A very long time ago in the land of pre-Covid 19, I rocked up to the Metro offices in Central London to record a podcast with two fun and highly intelligent women, Bibi Lynch and Miri Kane. I wore my best dress and best face (make up) to discuss my views on porn or, to be nuanced, my moral dilemma over porn.
Amidst laughs and intelligent introspection, we discussed the world of porn making where I applied a Marxist lens to analyse who gains and who doesn’t from female subjugation in the industry; and how South Asian feminism is fighting the sexual repression of women .
I first watched porn by accident (completely true), while living a very sheltered life as a South Asian teenager. It was one of those Beta Max videos which was all crackly with very bad quality moving pictures. They were referred to as ‘those videos’ in my very sheltered world. Years later I learnt that there was a word for ‘those videos’ and it was ‘porn’.
That first experience put me off watching porn. Besides, there wasn’t a ‘porn’ shaped hole in my life which needed it to be the solution. In other words, my life was fine without it. It didn’t touch me and I didn’t touch it – whether in video, DVD or internet form.
In my mid 50s, porn came knocking in the form of the Channel 4 TV series, ‘Mums Make Porn’. Participation required me to watch porn. I watched so much porn for research purposes that I once passed a hospital and wondered whether it had ever been a setting for a porn film. The porn culture had infiltrated my mind and was occupying recesses that I didn’t know existed.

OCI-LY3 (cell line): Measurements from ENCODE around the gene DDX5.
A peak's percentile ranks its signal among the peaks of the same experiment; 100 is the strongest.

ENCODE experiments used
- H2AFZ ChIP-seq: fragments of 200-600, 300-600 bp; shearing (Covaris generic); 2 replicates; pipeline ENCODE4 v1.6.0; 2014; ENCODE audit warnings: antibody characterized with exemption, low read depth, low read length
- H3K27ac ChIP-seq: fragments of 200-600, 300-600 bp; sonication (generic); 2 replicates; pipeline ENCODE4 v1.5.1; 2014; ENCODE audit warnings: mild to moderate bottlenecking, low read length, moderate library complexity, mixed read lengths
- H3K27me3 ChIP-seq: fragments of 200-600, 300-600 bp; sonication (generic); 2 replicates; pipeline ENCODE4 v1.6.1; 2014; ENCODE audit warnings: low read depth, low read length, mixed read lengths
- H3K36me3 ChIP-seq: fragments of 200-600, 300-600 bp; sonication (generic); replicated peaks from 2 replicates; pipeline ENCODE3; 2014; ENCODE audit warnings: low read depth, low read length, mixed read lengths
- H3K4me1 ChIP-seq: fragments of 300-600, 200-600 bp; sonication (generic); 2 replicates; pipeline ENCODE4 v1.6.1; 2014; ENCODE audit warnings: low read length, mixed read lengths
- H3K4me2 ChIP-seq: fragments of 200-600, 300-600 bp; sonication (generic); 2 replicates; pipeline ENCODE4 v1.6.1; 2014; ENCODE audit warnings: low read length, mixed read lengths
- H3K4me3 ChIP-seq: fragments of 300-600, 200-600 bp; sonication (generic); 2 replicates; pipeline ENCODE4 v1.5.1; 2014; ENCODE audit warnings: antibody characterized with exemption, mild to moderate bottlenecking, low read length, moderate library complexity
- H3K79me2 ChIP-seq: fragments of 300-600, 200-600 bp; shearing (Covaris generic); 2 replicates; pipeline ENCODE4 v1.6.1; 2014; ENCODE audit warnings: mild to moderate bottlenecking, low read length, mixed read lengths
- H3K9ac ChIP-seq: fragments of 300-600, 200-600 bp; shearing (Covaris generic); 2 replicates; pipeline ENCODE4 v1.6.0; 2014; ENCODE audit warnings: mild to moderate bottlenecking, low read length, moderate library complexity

More seriously, what I discovered was how diversity is manifested in porn through the use and abuse of women of colour. It seems that the colonial mentality still has a place and it’s in the porn industry.
Also, as a mother, I was highly disturbed by the ‘teen’ category featured on porn sites. My daughter was a teen when the series was filmed. She was constantly harassed on the streets by much older men. To those who buy into the ‘porn is fantasy’ BS just stop and think about the amount of soft power that it wields to convince you into thinking that way.
If there is one message which you, as the reader, take away from listening to this podcast let it be on how the porn industry sells certain role play categories as ‘fantasy’. Labelling it as such makes porn palatable. ‘Fantasy’ is the soft power of the porn industry. How else would they sell porn clip after porn clip featuring young teen girls, violence against women and rape?